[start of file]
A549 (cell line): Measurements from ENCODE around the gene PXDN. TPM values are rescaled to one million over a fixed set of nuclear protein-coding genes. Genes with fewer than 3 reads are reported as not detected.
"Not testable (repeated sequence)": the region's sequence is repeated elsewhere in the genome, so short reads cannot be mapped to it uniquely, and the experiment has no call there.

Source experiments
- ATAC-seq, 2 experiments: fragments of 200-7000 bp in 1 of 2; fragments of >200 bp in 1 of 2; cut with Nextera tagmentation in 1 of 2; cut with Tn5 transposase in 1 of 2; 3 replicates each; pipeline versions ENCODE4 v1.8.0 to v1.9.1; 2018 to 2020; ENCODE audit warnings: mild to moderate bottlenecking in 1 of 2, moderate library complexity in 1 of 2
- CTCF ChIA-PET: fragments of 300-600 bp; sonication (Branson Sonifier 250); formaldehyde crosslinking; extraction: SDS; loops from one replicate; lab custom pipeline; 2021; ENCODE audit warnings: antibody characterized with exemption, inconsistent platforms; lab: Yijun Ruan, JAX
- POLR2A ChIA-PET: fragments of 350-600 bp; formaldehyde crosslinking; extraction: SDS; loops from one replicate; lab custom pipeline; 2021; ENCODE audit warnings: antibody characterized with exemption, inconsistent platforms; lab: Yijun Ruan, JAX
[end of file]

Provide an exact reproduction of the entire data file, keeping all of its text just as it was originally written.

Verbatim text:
A549 (cell line): Measurements from ENCODE around the gene PXDN. TPM values are rescaled to one million over a fixed set of nuclear protein-coding genes. Genes with fewer than 3 reads are reported as not detected.
"Not testable (repeated sequence)": the region's sequence is repeated elsewhere in the genome, so short reads cannot be mapped to it uniquely, and the experiment has no call there.

Source experiments
- ATAC-seq, 2 experiments: fragments of 200-7000 bp in 1 of 2; fragments of >200 bp in 1 of 2; cut with Nextera tagmentation in 1 of 2; cut with Tn5 transposase in 1 of 2; 3 replicates each; pipeline versions ENCODE4 v1.8.0 to v1.9.1; 2018 to 2020; ENCODE audit warnings: mild to moderate bottlenecking in 1 of 2, moderate library complexity in 1 of 2
- CTCF ChIA-PET: fragments of 300-600 bp; sonication (Branson Sonifier 250); formaldehyde crosslinking; extraction: SDS; loops from one replicate; lab custom pipeline; 2021; ENCODE audit warnings: antibody characterized with exemption, inconsistent platforms; lab: Yijun Ruan, JAX
- POLR2A ChIA-PET: fragments of 350-600 bp; formaldehyde crosslinking; extraction: SDS; loops from one replicate; lab custom pipeline; 2021; ENCODE audit warnings: antibody characterized with exemption, inconsistent platforms; lab: Yijun Ruan, JAX